I’m often curious about the word lady. Especially the fact that sometimes it’s Lady.
It’s an interesting word in that it’s both a common noun and a formal title. Its use as a title is older than its use as a polite word to refer to a woman, dating back to the 13th century. Still it apparently had quite humble origins, seemingly originally meaning one who kneads bread, from hlaf (bread, where we get the word loaf from).
The word became a fairly common address for any woman at the end of the 19th century, returning to its more everyday, bready roots.
Not completely though, as it’s still a somewhat formal form of address. It’s funny though, that we don’t use a word like lord to refer to men (though of course some people use sir). Maybe it’s a way to keep women restricted to a certain way of behaving, to “protect” them from the more vulgar world. Except of course, men don’t have to be “protected” and can do what they want without having to worry about living up to being lords.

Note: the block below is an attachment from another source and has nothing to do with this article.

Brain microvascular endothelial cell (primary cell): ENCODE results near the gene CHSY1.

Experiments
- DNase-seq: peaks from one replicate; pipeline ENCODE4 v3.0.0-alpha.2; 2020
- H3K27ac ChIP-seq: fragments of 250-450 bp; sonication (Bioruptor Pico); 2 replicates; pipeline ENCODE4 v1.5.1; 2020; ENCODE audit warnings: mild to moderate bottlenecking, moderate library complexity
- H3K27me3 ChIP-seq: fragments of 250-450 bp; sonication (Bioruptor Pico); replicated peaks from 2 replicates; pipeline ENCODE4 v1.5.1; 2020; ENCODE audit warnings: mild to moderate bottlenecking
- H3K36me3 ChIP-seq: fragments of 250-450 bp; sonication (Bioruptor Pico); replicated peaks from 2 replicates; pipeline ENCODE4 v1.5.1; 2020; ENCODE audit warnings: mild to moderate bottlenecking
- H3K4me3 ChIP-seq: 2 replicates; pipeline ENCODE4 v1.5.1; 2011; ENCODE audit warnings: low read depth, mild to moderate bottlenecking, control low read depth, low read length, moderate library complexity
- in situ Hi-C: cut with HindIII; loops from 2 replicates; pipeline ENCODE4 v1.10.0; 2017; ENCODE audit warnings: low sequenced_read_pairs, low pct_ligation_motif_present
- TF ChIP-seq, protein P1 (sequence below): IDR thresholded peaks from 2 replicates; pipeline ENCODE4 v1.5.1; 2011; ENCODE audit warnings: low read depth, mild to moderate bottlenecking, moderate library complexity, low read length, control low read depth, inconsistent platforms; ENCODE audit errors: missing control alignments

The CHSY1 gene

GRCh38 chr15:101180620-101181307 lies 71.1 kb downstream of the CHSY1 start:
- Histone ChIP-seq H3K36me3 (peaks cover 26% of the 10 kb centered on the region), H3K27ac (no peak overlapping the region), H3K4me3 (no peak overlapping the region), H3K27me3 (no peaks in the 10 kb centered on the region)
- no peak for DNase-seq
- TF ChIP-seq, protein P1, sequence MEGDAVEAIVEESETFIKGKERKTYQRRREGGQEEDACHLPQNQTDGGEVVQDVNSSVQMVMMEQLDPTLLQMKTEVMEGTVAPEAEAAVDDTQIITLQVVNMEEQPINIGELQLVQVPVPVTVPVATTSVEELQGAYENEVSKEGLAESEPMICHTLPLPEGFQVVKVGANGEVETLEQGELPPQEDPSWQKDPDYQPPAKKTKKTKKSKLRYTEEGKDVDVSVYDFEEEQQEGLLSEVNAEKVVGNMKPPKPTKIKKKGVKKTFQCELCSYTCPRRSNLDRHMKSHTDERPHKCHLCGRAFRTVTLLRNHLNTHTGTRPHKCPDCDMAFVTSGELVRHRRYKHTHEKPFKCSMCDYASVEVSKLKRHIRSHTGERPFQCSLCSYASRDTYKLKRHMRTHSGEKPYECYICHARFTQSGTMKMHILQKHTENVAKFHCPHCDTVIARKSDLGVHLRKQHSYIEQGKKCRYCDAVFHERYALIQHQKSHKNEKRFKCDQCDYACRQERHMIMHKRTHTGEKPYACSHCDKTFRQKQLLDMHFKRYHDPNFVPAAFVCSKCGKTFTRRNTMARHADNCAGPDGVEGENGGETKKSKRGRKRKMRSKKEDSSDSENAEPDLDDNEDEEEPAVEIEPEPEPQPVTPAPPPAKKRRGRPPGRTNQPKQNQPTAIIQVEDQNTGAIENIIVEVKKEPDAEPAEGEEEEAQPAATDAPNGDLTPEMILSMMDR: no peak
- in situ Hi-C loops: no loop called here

Of course the essential Anglophone politeness inevitably ends up making all this absurd. That’s why ladies can mean wives of lords, and also the toilet.